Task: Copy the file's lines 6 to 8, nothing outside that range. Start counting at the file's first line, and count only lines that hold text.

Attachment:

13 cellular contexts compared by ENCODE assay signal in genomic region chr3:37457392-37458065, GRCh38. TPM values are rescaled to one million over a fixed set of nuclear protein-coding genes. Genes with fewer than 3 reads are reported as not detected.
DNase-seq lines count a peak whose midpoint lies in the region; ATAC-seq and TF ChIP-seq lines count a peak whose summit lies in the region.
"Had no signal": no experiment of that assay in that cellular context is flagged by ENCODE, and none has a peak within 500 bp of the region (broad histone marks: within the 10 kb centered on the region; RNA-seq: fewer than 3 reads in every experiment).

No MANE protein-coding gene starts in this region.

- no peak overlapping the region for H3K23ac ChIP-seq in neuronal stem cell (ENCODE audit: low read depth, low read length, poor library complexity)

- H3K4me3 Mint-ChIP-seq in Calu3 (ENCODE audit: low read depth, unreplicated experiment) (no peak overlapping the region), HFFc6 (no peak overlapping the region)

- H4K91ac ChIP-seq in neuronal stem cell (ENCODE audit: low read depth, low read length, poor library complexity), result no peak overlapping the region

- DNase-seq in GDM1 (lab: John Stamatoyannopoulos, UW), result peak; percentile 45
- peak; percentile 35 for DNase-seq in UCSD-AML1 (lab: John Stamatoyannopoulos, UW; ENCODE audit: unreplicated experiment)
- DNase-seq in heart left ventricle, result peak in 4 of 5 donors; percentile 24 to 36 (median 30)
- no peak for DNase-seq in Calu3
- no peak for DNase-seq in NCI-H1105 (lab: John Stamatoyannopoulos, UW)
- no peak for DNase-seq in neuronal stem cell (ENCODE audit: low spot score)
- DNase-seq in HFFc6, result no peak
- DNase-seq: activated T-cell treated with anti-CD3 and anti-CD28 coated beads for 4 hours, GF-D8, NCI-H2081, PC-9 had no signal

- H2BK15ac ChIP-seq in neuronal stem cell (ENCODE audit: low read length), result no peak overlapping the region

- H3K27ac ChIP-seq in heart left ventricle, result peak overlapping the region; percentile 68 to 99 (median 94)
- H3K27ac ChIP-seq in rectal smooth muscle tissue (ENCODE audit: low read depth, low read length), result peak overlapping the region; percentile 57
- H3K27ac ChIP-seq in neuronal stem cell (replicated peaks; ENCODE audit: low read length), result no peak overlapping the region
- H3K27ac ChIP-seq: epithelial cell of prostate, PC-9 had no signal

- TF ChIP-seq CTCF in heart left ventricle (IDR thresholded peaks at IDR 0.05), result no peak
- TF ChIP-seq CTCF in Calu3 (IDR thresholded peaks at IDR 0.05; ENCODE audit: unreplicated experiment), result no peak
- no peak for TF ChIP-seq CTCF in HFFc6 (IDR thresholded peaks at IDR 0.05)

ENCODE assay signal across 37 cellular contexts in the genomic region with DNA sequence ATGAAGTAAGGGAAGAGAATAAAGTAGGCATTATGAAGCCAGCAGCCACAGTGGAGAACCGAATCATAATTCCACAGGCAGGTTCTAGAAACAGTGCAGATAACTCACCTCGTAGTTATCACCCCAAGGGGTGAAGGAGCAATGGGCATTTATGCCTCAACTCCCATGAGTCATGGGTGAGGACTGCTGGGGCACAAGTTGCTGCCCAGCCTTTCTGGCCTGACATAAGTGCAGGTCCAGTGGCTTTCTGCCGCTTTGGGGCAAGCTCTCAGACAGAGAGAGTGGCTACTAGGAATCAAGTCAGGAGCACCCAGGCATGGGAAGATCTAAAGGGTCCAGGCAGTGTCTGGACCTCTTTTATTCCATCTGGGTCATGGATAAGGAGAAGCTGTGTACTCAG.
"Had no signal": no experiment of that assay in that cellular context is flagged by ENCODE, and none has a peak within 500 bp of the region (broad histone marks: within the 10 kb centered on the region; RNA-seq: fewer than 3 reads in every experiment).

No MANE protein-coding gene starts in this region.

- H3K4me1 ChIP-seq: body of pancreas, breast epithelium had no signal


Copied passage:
- H3K4me3 Mint-ChIP-seq in Calu3 (ENCODE audit: low read depth, unreplicated experiment) (no peak overlapping the region), HFFc6 (no peak overlapping the region)

- H4K91ac ChIP-seq in neuronal stem cell (ENCODE audit: low read depth, low read length, poor library complexity), result no peak overlapping the region

- DNase-seq in GDM1 (lab: John Stamatoyannopoulos, UW), result peak; percentile 45